DB-Engines ranking

The DB-Engines Ranking ranks database management systems by popularity, covering over 380 systems. The ranking criteria[1] include number of search engine results when searching for the system names, Google Trends, Stack Overflow discussions, job offers with mentions of the systems, number of profiles in professional networks such as LinkedIn, mentions in social networks such as Twitter. The ranking is updated monthly. It has been described and cited in various database-related articles.[2][3][4][5][6][7]

By grouping over specific database features like database model or type of license, regularly published statistics reveal historical trends which are used in strategic statements.[8][9]


The DB-Engines DBMS portal was created in 2012 and is maintained by the Austrian consulting company Solid IT. Based on its ranking, DB-Engines grants a yearly award for the system that gained most in popularity within a year. The award winners are:[10]


The ranking comes from an average of the following parameters after normalization:[1]

  1. Number of mentions in search engines queries
  2. Frequency of searches
  3. Number of related questions and the number of interested users
  4. Number of job postings
  5. Number of profiles in professional networks
  6. Number of mentions in social networks


  1. ^ a b "Ranking Methodology". DB-Engines. Retrieved 10 January 2018.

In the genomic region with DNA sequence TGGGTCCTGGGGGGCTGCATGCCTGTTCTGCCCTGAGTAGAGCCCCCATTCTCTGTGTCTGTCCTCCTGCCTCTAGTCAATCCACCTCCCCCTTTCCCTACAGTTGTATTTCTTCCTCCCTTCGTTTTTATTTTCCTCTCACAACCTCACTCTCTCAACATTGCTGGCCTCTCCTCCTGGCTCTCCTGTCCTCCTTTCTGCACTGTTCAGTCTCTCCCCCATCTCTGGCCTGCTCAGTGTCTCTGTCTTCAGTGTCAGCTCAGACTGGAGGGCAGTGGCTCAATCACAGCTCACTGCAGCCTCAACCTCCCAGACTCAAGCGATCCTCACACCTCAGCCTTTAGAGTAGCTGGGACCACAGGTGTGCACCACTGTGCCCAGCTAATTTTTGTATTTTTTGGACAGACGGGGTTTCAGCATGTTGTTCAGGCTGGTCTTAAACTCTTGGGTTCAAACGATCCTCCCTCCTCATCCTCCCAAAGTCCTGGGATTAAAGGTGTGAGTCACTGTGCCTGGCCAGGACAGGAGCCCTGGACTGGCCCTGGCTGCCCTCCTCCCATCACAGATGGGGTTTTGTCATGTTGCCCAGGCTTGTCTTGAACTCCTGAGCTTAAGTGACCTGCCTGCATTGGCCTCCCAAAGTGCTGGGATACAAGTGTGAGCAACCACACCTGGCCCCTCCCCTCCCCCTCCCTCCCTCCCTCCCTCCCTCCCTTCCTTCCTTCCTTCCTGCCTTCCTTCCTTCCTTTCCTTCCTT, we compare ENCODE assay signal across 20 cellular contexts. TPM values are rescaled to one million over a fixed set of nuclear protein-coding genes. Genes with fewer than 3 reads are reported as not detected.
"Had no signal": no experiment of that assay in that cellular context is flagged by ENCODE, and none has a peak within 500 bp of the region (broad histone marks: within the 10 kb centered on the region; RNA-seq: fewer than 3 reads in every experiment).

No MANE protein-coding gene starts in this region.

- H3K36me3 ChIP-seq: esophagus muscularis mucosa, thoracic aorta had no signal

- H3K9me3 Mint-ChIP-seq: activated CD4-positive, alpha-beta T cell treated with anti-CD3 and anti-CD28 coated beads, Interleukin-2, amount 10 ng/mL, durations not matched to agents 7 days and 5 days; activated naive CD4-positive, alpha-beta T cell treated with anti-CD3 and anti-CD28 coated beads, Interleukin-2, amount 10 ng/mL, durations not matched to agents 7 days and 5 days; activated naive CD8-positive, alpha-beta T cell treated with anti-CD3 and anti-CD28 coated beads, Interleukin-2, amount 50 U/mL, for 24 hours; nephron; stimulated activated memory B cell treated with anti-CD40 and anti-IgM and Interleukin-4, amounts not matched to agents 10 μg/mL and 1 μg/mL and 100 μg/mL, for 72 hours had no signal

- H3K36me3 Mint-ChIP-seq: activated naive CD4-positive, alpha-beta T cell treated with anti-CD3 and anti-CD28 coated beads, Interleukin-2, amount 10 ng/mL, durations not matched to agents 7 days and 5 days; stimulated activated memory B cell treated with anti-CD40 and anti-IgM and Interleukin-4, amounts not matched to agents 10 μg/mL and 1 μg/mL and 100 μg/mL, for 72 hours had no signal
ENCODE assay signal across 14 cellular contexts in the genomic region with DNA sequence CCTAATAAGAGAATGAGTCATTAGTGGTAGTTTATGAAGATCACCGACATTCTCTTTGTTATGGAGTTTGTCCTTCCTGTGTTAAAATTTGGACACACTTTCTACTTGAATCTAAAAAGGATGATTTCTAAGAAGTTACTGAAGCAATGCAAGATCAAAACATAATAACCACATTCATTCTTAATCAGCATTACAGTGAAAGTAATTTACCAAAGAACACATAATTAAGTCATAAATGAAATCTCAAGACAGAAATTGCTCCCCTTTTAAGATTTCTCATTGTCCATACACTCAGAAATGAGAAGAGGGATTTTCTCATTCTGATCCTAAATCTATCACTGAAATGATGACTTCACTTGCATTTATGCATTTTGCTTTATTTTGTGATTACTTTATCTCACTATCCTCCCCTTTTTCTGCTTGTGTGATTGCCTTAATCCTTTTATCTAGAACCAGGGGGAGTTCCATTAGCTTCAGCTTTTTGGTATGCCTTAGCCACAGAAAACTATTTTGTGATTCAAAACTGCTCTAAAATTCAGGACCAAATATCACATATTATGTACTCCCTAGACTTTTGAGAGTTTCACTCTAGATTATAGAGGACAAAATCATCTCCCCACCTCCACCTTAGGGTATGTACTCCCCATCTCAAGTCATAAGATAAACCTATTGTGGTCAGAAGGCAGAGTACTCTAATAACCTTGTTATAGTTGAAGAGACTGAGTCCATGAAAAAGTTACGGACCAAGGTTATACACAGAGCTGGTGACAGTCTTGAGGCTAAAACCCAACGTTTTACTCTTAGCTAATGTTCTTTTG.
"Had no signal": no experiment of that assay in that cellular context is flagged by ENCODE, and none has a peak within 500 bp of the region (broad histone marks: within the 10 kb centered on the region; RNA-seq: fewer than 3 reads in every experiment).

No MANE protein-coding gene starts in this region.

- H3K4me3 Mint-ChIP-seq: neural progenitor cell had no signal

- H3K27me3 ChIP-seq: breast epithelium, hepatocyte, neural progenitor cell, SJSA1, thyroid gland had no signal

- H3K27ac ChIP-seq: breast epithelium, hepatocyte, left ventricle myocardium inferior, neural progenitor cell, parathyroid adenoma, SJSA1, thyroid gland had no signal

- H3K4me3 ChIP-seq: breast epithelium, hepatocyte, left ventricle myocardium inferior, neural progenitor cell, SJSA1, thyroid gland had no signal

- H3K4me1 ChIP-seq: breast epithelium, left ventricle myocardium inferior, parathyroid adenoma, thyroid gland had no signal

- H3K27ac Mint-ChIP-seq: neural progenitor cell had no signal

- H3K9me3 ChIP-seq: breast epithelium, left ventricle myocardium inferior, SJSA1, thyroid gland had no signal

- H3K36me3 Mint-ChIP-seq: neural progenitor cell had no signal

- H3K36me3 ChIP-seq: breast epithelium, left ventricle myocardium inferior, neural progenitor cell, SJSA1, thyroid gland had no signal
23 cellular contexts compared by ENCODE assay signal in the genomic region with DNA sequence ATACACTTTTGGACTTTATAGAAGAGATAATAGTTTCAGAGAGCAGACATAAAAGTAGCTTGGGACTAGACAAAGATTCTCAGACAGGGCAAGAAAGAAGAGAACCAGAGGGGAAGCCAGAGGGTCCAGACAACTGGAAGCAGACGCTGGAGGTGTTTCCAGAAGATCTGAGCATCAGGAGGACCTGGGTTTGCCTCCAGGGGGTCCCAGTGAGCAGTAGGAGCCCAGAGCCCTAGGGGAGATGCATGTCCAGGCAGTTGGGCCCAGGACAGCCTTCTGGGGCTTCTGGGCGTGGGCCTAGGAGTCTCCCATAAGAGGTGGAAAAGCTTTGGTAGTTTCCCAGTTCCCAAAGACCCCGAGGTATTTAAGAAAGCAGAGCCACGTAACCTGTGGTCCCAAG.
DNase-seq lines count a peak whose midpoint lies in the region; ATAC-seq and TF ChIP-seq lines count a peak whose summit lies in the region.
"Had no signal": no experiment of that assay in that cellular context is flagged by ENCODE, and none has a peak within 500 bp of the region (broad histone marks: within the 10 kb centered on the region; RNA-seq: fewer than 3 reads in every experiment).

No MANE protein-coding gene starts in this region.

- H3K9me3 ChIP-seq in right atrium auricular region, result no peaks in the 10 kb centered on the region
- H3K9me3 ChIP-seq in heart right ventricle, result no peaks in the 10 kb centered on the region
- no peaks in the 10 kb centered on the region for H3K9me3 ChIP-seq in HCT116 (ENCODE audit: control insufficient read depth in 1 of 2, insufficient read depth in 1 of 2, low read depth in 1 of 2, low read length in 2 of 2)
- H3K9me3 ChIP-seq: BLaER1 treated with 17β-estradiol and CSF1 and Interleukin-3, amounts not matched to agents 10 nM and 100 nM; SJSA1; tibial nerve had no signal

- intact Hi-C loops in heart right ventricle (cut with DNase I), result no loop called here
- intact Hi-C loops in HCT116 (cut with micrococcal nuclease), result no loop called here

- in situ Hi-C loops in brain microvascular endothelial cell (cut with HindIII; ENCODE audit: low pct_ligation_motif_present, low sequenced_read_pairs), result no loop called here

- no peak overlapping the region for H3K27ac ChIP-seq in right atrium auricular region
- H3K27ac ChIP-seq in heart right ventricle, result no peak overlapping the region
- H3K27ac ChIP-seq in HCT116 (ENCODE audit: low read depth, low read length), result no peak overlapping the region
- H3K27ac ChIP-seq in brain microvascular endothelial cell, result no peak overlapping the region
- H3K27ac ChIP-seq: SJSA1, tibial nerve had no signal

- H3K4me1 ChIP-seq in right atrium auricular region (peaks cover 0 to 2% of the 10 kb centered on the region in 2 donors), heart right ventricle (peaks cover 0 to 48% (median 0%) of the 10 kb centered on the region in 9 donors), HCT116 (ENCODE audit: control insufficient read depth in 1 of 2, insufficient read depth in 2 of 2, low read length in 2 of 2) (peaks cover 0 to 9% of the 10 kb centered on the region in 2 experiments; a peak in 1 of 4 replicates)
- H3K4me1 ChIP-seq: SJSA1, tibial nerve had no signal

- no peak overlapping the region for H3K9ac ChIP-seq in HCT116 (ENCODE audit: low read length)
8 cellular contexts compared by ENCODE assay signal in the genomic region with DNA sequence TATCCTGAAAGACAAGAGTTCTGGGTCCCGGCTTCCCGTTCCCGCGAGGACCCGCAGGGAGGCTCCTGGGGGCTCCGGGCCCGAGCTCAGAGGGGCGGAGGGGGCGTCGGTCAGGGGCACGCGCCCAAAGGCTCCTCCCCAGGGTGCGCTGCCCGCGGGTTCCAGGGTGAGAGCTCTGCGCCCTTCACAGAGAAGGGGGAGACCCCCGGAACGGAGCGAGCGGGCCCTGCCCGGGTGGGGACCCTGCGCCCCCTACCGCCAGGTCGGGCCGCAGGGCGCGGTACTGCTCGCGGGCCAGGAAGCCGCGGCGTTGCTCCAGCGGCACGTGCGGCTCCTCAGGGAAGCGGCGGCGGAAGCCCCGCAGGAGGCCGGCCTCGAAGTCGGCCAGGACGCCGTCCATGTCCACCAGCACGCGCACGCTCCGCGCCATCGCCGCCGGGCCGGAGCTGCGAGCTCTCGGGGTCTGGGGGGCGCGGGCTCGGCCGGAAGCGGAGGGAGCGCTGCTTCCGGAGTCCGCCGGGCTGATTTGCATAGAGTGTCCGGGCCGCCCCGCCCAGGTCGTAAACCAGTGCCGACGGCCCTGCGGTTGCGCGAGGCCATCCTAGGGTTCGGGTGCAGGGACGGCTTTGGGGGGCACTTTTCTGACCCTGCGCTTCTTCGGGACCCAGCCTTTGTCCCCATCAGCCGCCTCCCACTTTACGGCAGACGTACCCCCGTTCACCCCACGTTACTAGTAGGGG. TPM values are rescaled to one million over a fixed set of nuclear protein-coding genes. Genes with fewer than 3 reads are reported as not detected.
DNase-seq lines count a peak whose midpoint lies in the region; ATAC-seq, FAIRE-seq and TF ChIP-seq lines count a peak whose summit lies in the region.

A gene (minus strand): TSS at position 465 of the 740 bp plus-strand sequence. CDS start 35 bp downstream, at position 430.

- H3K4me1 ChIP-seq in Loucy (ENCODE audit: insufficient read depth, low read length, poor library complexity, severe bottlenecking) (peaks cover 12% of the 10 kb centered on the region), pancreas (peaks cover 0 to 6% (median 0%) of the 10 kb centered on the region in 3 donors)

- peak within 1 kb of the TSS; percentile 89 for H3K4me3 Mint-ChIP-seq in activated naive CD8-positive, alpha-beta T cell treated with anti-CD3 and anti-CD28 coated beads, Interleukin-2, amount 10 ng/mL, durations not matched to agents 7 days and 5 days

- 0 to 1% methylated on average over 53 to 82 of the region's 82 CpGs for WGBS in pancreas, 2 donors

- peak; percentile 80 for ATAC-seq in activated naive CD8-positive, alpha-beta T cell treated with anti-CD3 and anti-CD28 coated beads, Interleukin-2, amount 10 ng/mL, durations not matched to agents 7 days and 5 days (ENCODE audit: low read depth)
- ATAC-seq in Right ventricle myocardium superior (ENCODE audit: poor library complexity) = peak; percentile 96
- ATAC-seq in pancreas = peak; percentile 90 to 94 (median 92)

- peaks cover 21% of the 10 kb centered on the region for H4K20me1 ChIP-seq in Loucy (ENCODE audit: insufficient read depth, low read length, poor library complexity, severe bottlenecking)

2. ^ "New site tracks the cracks in Oracle's empire". Wired. Dec 2013. Retrieved 10 January 2018.
  3. ^ "Oracle remains most popular database, but MongoDB continues to rise". InfoWorld. Retrieved 10 January 2018.
  4. ^ "Will NoSQL be the undoing of Oracle's database reign?". Tech Republic. Retrieved 10 January 2018.
  5. ^ "Oracle Named Database of the Year, MongoDB Ranks Second". SoftPedia. Retrieved 10 January 2018.
  6. ^ "As DBMS wars continue, PostgreSQL shows most momentum". ZDNet. Retrieved 10 January 2018.
  7. ^ "Microsoft SQL Server surges in Solid IT's database rankings". eWeek. Retrieved 10 January 2018.
  8. ^ "Cloud database growth may be slowing as lock-in fears loom". TechRepublic. Retrieved 10 January 2018.
  9. ^ "The growing graph database space in 2018". Information age. 2018. Retrieved 15 January 2018.
  10. ^ "Snowflake is the DBMS of the Year 2022, defending the title from last year". DB-Engines. Retrieved 4 January 2023.

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